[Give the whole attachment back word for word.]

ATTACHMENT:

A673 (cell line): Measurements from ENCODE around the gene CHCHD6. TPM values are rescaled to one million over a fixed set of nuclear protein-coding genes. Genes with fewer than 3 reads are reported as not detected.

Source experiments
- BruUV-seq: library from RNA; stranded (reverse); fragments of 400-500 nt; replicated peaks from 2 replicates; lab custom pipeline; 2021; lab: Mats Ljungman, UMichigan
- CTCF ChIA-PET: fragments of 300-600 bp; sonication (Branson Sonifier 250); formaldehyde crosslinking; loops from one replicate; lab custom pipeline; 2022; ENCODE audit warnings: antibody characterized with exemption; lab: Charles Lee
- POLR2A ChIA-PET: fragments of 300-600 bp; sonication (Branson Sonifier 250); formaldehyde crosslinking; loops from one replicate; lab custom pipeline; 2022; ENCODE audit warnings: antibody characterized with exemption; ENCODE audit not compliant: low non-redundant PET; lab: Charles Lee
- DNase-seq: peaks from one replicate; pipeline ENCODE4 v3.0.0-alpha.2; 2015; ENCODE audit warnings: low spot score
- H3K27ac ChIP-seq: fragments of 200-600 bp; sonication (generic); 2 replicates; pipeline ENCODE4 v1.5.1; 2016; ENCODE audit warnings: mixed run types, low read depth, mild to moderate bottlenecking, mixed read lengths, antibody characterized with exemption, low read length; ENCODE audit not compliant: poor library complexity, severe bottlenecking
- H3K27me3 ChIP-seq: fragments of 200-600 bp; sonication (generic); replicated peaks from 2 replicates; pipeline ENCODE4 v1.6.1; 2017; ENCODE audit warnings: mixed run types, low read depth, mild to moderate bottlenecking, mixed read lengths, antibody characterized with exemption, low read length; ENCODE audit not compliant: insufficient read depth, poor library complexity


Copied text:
A673 (cell line): Measurements from ENCODE around the gene CHCHD6. TPM values are rescaled to one million over a fixed set of nuclear protein-coding genes. Genes with fewer than 3 reads are reported as not detected.

Source experiments
- BruUV-seq: library from RNA; stranded (reverse); fragments of 400-500 nt; replicated peaks from 2 replicates; lab custom pipeline; 2021; lab: Mats Ljungman, UMichigan
- CTCF ChIA-PET: fragments of 300-600 bp; sonication (Branson Sonifier 250); formaldehyde crosslinking; loops from one replicate; lab custom pipeline; 2022; ENCODE audit warnings: antibody characterized with exemption; lab: Charles Lee
- POLR2A ChIA-PET: fragments of 300-600 bp; sonication (Branson Sonifier 250); formaldehyde crosslinking; loops from one replicate; lab custom pipeline; 2022; ENCODE audit warnings: antibody characterized with exemption; ENCODE audit not compliant: low non-redundant PET; lab: Charles Lee
- DNase-seq: peaks from one replicate; pipeline ENCODE4 v3.0.0-alpha.2; 2015; ENCODE audit warnings: low spot score
- H3K27ac ChIP-seq: fragments of 200-600 bp; sonication (generic); 2 replicates; pipeline ENCODE4 v1.5.1; 2016; ENCODE audit warnings: mixed run types, low read depth, mild to moderate bottlenecking, mixed read lengths, antibody characterized with exemption, low read length; ENCODE audit not compliant: poor library complexity, severe bottlenecking
- H3K27me3 ChIP-seq: fragments of 200-600 bp; sonication (generic); replicated peaks from 2 replicates; pipeline ENCODE4 v1.6.1; 2017; ENCODE audit warnings: mixed run types, low read depth, mild to moderate bottlenecking, mixed read lengths, antibody characterized with exemption, low read length; ENCODE audit not compliant: insufficient read depth, poor library complexity